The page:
Your Skin Microbiome: Why It's The Key To A Clear Complexion
Microbes inhabit just about every part of the human body, living on the skin, in the gut and the mouth. Sometimes they cause disease, but most of the time, microorganisms live in harmony with their human hosts. The skin microbiome — the collection of microorganisms and bacteria that naturally live on your skin — is a fascinating ecosystem composed of living biological and physical components occupying diverse habitats and as with the gut, disruptions in microfloral balance can result in disorders or infections.
The germ theory of disease — kill the germs, cure the disease — informed twentieth century medical practice. Antibiotics saved many lives, but their overuse led to arguably the biggest discovery so far of the twenty first century: microbial balance is one of the keys to maintaining optimal health.
If our skin care practices can be similarly enlightened, our skin, including its millions of happy, healthy microbes, will thank us. Take note of the following ways you can do improve your skin’s health a million times over.
1. Ditch the antimicrobial hand wipes and cleansers.
Most cleansers contain surfactants that dry your skin and antimicrobials that disrupt microfloral balance because they're indiscriminate in their action — they kill off the good bacteria right along with the bad bacteria. This is a huge problem because it's the good bacteria that are keeping the pathogens in check. When you wipe them out, you have no defense against the pathogens taking over. It's all about the balance.
2. Go for oils over moisturizers.
Besides hand wipes and cleansers, most moisturizers and lotions are loaded with antimicrobial preservatives like parabens, sodium benzoate and phenoxyethanol. In addition, most of them consist of wax and water that initially make your skin feel hydrated and supple, but then the excess wax starts blocking your pores and results in eruptions and other irritations.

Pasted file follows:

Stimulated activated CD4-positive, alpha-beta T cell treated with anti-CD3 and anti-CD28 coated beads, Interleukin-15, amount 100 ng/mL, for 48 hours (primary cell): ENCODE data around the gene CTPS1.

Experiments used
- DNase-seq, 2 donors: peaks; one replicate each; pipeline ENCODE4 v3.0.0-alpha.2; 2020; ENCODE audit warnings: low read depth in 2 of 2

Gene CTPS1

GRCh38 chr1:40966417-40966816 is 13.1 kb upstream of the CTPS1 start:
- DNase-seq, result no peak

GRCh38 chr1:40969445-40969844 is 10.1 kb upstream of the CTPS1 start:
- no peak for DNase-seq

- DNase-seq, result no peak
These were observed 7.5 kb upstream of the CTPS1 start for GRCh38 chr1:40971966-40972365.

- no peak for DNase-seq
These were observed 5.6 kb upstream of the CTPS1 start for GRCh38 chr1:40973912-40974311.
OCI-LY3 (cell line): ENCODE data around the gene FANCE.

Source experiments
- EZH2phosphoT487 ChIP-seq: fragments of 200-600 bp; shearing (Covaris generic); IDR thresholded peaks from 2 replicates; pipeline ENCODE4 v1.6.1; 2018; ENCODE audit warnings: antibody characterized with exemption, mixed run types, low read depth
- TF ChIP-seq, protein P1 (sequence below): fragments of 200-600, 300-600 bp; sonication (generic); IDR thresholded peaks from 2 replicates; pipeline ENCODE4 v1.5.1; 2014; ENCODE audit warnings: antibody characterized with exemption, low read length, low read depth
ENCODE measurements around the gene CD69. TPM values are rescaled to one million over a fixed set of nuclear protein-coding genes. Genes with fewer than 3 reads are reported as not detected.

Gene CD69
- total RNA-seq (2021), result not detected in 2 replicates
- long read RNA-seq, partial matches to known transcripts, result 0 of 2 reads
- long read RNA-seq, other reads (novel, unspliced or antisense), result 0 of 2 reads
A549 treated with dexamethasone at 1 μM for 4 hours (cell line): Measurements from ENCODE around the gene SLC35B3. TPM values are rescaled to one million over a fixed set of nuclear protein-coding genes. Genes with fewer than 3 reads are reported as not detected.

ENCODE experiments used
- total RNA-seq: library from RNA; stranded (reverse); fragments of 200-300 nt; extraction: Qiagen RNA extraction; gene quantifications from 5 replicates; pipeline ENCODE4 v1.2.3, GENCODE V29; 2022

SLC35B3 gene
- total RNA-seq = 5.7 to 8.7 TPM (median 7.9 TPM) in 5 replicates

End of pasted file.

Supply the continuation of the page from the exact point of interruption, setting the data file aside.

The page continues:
When you're buying skin care products, make sure to stay away from anything that includes the following ingredients as they indicate the presence of wax in the formula: stearic acid, cetyl alcohol, stearyl alcohol, glycol distearate, beeswax, carnuba wax.
If you have acne, especially avoid: isopropyl myristate, decyl oleate, oleyl alcohol, butyl stearate, isostearic acid, isopropyl linoleate, isoneopentanoate, isoparaffin, petrolatum, lanolin, mineral oils.
3. Clear clogged pores with oils.
So-called “deep cleansing” techniques often don’t get to the source of the congestion, which starts deep down in the follicle. Your skin’s stratum corneum (the top layer of the epidermis) is beautifully designed to hold in moisture and protect the surface from outside assault. Removing the top epidermal layers compromises barrier function and disrupts microbial balance that may eventually induce inflammation. It also does nothing to unclog pores. Basically, it’s like removing the topsoil before you plant.
On the other hand, can penetrate past the epidermal barrier. Oils are special because applied topically, they not only penetrate to lower skin structures and the sebaceous gland, but they can clear clogged pores because oils dissolve oils, they’re the best way to dissolve hardened sebum deposits.
4. Avoid oil-free moisturizers.
This is especially important if your skin is prone to break outs, clogged pores or feels greasy. People who report that their skin feels greasy rather than oily are producing a type of sebum that is low in linoleic acid. Topically introducing oils high in linoleic acid (like sunflower oil) changes the composition of the sebum in the pores. It becomes less sticky and flows more readily to the surface, where it can lubricate and protect the skin as it's designed to do. Instead of oil-free moisturizers, give your skin the tools it needs: the right oils so it can clean and lubricate itself.
5. Wear yogurt on your face.
What we don’t want to do is remove all our friendly bacteria, so after an exfoliation treatment, finish with a thin layer of yogurt. Yogurt contains many different strains of helpful bacteria which aid in fending off over colonization of bad, acne-causing bacteria. Putting yogurt on your skin has the same beneficial effects on the skin's microbiome as eating it benefits your gut's microbiome.
At night after washing off your exfoliation mask, spread about 1/2 teaspoon of whole-fat yogurt over your face and neck. Then, leave it on! It makes a great nighttime moisturizer.
Ready to learn how to fight inflammation and address autoimmune disease through the power of food? Join our 5-Day Inflammation Video Summit with mindbodygreen’s top doctors.